In its time in power, which is shortly to end, the CDU/CSU-SPD coalition introduced key legislative changes enabling a further transformation of the energy sector. Due to a reduction in the amount of subsidies offered to renewable energy sources (RES), further rises in electricity prices could be brought to a halt. To date, this increase in electricity costs has been the major problem associated with the energy transformation. Despite this, many other problems surrounding the energy policy remain unresolved. This mainly concerns the overly slow pace of reducing greenhouse gas emissions, the future of the coal energy sector, the energy transformation in the transport sector and the extension of electricity networks, which is of key importance for the development of RES.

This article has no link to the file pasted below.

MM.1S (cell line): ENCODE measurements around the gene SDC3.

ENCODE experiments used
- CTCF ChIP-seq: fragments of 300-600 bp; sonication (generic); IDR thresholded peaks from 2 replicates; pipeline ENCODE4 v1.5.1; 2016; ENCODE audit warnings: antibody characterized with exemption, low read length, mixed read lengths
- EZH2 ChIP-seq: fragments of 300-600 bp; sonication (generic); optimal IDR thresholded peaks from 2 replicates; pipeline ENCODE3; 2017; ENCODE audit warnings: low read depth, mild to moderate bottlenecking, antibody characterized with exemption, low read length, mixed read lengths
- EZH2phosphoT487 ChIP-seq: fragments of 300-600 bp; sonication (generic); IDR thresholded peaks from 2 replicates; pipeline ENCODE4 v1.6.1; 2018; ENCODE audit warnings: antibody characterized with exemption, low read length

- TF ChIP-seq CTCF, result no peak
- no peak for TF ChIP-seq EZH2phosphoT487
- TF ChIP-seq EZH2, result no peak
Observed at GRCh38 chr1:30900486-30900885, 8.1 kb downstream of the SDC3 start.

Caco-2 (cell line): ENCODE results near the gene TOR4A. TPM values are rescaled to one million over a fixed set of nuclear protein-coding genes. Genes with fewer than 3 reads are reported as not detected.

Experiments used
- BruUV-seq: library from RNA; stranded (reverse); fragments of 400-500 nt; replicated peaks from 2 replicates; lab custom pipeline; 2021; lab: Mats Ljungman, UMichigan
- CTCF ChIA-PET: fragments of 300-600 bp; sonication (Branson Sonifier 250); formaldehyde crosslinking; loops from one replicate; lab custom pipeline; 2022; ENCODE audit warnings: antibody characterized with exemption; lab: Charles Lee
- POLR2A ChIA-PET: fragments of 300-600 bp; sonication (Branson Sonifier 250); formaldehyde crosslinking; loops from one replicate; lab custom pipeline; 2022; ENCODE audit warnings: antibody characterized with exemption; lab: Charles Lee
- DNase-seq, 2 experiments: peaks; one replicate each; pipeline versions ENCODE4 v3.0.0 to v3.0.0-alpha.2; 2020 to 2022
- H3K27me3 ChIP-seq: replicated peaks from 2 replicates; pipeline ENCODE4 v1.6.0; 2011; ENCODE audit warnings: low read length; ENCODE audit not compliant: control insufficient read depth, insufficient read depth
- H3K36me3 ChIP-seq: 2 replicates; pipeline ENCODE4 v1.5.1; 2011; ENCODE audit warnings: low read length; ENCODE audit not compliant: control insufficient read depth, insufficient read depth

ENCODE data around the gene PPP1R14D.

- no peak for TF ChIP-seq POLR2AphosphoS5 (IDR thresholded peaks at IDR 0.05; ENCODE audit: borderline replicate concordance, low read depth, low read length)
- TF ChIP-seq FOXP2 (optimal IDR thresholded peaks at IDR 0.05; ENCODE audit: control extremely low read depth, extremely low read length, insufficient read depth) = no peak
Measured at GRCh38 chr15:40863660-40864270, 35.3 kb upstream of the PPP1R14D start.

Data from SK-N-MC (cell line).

For the new German government, the energy transformation will continue to pose a major challenge. Moreover, Germany will need to redefine its role in the international arena. At the beginning of this decade, Germany was a leader in both the field of climate policy promotion and in low emission technologies. In spite of this early advantage, other countries – China in particular – are now equal competitors in the fight for leadership of international climate policy. For German companies, these new entrants represent a genuine threat across an increasing number of markets.